Protective Isolation: What Is It and Why Do I Need It?
Our immune system keeps us healthy by fighting organisms from our everyday environment, like bacteria and viruses, which could possibly harm us. However, when we are immunocompromised (have a weakened immune system), common organisms become a threat since our bodies are unable to fight them off. This is when protective isolation is helpful. Doctors, nurses, and other hospital staff practice protective isolation to make sure that patients with weakened immune systems are not exposed to organisms that could potentially lead to infection and serious complications.If you are admitted to the hospital and are under protective isolation, here are actions that the staff will take to protect you.
Your RoomYou may be given your own hospital room. The staff will take steps to keep your room clean during your stay. This may include:
- Cleaning surfaces, such as tabletops and doorknobs, with damp cloths and detergent
- Cleaning equipment with alcohol wipes or water and detergent
- Making sure the room is properly ventilated
- Keeping only necessary furniture and equipment in the room
- Stocking the sink with hand hygiene products such as hand sanitizer, soap, paper towels, and gloves
- Changing bed sheets, towels, and other linens daily
- Mopping floors daily
- Keeping the door to your room closed
- Removing fresh flowers and plants from the room
Hospital Staff and VisitorsHospital staff and visitors, like your family and friends, may be dressed in protective clothing when they enter your room in some cases. They may be wearing disposable:
- Aprons or gowns
- Shoe coverings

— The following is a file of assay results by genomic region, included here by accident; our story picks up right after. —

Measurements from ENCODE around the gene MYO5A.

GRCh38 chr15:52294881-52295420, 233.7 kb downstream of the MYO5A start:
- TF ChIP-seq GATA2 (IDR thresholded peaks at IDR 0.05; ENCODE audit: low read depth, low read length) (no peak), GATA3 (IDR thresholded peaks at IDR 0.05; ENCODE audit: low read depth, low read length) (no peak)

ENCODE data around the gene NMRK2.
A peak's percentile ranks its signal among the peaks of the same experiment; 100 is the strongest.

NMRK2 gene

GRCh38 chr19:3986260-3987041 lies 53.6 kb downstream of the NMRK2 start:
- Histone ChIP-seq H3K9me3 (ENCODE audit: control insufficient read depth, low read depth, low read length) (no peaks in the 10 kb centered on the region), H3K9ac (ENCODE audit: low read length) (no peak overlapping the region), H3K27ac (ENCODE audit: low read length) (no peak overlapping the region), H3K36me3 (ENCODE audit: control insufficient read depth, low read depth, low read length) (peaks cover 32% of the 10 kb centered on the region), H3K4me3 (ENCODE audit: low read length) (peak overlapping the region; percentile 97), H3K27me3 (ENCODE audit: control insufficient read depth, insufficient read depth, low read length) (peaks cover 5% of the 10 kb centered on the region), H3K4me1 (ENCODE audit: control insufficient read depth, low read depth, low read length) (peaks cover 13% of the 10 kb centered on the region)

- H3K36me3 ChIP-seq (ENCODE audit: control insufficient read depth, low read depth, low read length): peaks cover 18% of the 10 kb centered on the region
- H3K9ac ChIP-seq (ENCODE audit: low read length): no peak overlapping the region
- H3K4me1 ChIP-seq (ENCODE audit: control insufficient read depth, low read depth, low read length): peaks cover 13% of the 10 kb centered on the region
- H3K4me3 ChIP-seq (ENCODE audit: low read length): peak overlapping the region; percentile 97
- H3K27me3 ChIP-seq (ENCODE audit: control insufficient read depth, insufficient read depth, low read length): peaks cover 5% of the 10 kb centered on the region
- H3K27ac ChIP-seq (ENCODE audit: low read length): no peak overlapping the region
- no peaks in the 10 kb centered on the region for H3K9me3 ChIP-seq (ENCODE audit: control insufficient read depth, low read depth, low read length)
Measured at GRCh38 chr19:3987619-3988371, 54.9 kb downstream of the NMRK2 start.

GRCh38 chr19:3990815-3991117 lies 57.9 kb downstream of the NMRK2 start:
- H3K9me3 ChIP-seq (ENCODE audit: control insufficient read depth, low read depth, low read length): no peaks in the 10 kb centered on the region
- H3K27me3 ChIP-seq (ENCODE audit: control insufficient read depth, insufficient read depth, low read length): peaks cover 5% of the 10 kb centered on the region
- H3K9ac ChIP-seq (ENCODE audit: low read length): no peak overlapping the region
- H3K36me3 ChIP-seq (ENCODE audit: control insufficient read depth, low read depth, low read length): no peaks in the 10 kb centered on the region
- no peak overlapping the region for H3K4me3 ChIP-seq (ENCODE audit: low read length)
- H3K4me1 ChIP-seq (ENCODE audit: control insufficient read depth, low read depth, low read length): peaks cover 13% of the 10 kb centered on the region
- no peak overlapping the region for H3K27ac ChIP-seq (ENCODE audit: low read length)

- Hair nets
Steps You Can TakeAside from precautions that staff and visitors will take, there are things you can do to prevent infections from transmitting to you, and vice versa:
- Wash your hands properly before and after eating and using the bathroom.
- If the nurse says it is okay, bathe daily. If you need help with this, the staff can assist you.
- When coughing or sneezing, cover your mouth and nose with a tissue. Put the tissue in the trash right away. Visitors should also be asked to do this when they are around you.
US Centers for Disease Control and Prevention
US Department of Health and Human Services
Canadian National Occupation Health and Safety Resource
Ebola (ebola virus disease). Centers for Disease Control and Prevention website. Available at: http://www.cdc.gov/vhf/ebola/healthcare-us/hospitals/infection-control.html. Updated January 9, 2015. Accessed February 10, 2015.
Guidance for the selection and use of personal protective equipment in healthcare settings. Centers for Disease Control and Prevention website. Available at: http://www.cdc.gov/HAI/pdfs/ppe/PPEslides6-29-04.pdf. Accessed February 10, 2015.
Landelle C, Pagaini L, Harbarth S. Is patient isolation the single most important measure to prevent the spread of multidrug-resistant pathogens?Virulence. 2013;4(2):163-171.
- Reviewer: Michael Woods, MD
- Review Date: 02/2015
- Update Date: 02/10/2015